Food, Good to Know

Are Sports Drinks Good For You?

April 16, 2013

Whew! What a day!

I’m going to jump right in…with dinner! It was quick, easy, and extremely delicious! This meal will definitely be in the “make-on-our-super-busy-nights” rotation. I got the recipe from another blog that I love- Carrots N’ Cake and here’s the recipe Cheesy Garlic & Herb Brussels Sprouts with Sausage.

First, let me say, I do not like brussels sprouts. Well, until now. I might have found my secret to eating a new vegetable– put some Laughing Cow cheese on it! 🙂

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dinner

 

I had to keep Mark from licking the pan….so I distracted him with watching last Sunday’s DVR’d Celebrity Apprentice and snacking on grapes.

During commercials, I usually do small chores elsewhere in the house, however, a Gatorade commercial caught my eye and I actually sat there and watched it! I think Gatorade does a superb job of branding themselves to athletes. According to their commercial, Gatorade has been a part of every major sports victory over the past 50 years thus leading you to believe that by drinking Gatorade, you will be a victorious, world-class athlete.

Now, I don’t truly believe that if I drink Gatorade I will become the world’s best Fit Camper, but I do understand why their drinks have been so successful. The idea is that by drinking Gatorade (or, just to be fair, all “sports drinks”) you will replace lost water, calories, carbohydrates, sugars, and electrolytes (ions of calcium, magnesium, potassium, sodium, and chloride). While all of these electrolytes are important to healthy bodily functions, sodium is the major salt in sweat and is known to improve the small intestine’s ability to absorb water and carbohydrates, which, ultimately, aids in rehydration and delays muscle fatigue.

I can see why, when used during strenuous, prolonged exercise (120 minutes or longer), sports drinks would be beneficial. But, for the average person working out at the gym or in Crossfit for an hour or less, all sports drinks do is pile on more calories, sugar, and refined carbohydrates. Every sports drink on the market has artificial coloring and flavorings, high fructose corn syrup and lots of other fake additives. In my opinion, if I’m working so hard to “eat clean,” the last thing that I want to do is trash it all by downing neon-colored sugar-water.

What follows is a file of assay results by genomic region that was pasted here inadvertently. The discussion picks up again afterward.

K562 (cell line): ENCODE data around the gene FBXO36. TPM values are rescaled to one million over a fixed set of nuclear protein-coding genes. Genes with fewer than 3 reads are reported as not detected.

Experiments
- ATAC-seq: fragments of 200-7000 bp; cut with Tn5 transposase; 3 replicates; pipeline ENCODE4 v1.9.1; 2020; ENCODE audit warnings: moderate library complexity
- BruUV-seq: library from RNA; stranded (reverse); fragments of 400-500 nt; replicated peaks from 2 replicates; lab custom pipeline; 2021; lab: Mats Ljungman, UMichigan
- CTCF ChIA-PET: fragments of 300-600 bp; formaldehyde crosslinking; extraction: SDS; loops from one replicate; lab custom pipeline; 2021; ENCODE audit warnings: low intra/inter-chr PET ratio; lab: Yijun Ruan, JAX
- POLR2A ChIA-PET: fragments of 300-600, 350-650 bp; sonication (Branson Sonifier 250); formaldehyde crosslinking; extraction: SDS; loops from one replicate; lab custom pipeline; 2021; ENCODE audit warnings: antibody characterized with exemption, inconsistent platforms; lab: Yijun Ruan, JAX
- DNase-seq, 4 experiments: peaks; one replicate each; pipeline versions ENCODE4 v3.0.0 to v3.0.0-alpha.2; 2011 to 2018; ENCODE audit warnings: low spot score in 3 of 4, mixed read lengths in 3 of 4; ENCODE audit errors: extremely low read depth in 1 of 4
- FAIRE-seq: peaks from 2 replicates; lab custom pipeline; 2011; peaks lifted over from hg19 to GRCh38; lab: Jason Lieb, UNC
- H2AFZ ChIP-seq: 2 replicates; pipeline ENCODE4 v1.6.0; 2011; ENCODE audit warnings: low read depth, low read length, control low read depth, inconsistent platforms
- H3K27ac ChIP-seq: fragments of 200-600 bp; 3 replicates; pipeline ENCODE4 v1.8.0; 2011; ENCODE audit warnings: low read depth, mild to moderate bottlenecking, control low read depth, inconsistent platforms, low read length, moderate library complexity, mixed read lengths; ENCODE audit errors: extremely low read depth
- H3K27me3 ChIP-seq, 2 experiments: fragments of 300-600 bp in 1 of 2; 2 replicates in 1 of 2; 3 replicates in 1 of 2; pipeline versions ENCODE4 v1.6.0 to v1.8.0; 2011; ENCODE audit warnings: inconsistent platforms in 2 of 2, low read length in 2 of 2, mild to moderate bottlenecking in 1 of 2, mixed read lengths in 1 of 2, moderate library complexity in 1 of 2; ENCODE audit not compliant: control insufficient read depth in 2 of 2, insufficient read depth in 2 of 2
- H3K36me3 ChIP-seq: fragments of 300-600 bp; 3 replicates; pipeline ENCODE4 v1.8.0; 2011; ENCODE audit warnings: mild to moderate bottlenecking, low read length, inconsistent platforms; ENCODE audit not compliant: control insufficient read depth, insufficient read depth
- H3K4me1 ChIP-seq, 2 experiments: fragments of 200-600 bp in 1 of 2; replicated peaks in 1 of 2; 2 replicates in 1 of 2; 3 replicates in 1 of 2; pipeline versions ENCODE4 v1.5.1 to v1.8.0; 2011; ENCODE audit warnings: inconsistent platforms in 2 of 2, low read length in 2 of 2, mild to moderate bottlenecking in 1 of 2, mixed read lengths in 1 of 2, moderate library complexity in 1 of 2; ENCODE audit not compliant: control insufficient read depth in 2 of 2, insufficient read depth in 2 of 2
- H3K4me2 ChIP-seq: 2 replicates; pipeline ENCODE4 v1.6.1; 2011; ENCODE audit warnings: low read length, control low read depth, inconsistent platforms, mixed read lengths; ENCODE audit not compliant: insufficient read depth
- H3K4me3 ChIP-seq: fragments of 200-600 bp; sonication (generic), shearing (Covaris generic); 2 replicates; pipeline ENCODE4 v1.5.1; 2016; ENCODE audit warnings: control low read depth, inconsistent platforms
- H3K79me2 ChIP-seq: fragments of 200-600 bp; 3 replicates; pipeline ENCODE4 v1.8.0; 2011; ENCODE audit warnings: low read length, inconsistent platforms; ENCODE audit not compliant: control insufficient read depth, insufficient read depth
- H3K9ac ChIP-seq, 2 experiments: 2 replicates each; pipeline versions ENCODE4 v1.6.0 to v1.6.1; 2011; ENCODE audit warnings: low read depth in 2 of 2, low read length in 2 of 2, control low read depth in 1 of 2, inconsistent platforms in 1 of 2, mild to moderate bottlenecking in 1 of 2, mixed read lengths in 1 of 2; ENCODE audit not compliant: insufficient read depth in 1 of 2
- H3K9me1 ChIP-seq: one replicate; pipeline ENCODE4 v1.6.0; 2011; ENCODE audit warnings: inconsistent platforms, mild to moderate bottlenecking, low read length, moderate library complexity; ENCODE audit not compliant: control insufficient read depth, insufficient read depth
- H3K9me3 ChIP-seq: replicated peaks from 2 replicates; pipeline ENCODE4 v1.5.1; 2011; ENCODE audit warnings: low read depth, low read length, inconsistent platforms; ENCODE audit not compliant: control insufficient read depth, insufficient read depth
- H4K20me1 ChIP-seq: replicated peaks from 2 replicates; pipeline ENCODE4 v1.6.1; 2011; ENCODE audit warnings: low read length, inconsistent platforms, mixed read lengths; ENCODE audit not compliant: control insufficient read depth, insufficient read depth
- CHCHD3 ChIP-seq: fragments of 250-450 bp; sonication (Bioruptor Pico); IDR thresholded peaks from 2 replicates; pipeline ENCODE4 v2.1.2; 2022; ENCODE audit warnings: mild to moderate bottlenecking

In our house, me make a homemade alternative. Because we live in Florida and sweat A LOT (especially during workouts), Mark and I feel that from time-to-time we need to replenish our electrolytes. Here’s what we do:

Add the juice of 1 lemon (or more, if you want!) and 3 small pinches of natural sea salt (I like this brand!) to 1 gallon of distilled water. Chill this mixture and drink, drink, drink!

After both of these races, we re-hydrated with our homemade sports drink!

 

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After both races pictured above, Mark and I rehydrated with our homemade concoction. We both agree that once properly rehydrated we have almost no soreness and can bounce back much more quickly than if we only drank water. <—-Neither of us is actually what most people would consider “a runner.” We take part in local 5k’s for fun and to support organizations in our community.

My bottom line is this:

Unless you’re doing strenuous training for multiple hours per day, you don’t need “the extras” in sports drinks. Throw a small amount of quality sea salt in a naturally flavored glass of water and you’ve got all the good stuff and none of the bad. And, above all, listen to your doctor and your body and take what I say with a grain of salt…. get it…ok, I’ll stop….

 

Goodnight, sleep tight! xo

 

***Disclaimer: This post is my opinion on sports drinks. I am not a doctor and cannot recommend what is best for your personal situation.***

 

 

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  • This is an interesting take on sports drinks and so true! I think advertisements lead us to believe we need a lot of things we don’t. When I was pregnant with Savannah and extremely nauseous the midwife told me to drink water and gatorade. When my kids have been sick they are much more willing to take gatorade than pedialyte. I’ll have to take a closer look and compare the two!

    • amyjba

      I think that if you and your kids (and anyone else) are only drinking sports drinks on occasion, it’s not a big deal. Plus, you are diluting them– which is the best thing you can do!

      I’m more against the sports drinks replacing water or a “healthier” alternative in daily use.

      I think if Gatorade is the only thing that eases your nausea or is the only thing that your child will drink when they’re sick–you just gotta go for it. Both are only temporary situations!

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